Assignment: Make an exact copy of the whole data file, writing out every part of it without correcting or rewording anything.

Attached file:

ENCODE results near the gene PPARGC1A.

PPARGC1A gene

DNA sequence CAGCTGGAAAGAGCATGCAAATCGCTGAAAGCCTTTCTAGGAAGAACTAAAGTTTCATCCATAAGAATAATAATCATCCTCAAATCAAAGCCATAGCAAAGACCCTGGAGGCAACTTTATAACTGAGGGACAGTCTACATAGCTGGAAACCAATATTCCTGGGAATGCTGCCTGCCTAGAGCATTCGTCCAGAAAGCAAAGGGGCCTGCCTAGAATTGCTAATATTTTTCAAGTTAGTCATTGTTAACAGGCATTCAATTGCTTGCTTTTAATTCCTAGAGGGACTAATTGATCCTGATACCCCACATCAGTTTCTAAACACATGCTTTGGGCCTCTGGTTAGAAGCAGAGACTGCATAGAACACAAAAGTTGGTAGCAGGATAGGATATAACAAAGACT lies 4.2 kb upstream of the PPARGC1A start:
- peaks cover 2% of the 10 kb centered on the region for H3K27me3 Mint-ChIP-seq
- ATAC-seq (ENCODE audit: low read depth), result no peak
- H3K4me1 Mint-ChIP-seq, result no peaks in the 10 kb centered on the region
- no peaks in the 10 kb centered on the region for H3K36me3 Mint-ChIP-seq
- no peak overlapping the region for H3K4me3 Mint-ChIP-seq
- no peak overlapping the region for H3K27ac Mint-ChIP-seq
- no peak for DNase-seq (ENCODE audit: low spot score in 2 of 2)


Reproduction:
ENCODE results near the gene PPARGC1A.

PPARGC1A gene

DNA sequence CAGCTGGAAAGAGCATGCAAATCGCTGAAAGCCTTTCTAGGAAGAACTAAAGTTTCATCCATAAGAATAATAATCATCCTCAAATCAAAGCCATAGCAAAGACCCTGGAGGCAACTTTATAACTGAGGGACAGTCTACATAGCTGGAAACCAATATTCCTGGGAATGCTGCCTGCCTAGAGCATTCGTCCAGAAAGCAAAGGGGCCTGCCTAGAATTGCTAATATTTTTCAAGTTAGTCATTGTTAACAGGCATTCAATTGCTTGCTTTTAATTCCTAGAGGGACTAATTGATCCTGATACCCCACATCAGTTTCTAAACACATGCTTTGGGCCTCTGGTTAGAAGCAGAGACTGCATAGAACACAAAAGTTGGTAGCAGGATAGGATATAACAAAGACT lies 4.2 kb upstream of the PPARGC1A start:
- peaks cover 2% of the 10 kb centered on the region for H3K27me3 Mint-ChIP-seq
- ATAC-seq (ENCODE audit: low read depth), result no peak
- H3K4me1 Mint-ChIP-seq, result no peaks in the 10 kb centered on the region
- no peaks in the 10 kb centered on the region for H3K36me3 Mint-ChIP-seq
- no peak overlapping the region for H3K4me3 Mint-ChIP-seq
- no peak overlapping the region for H3K27ac Mint-ChIP-seq
- no peak for DNase-seq (ENCODE audit: low spot score in 2 of 2)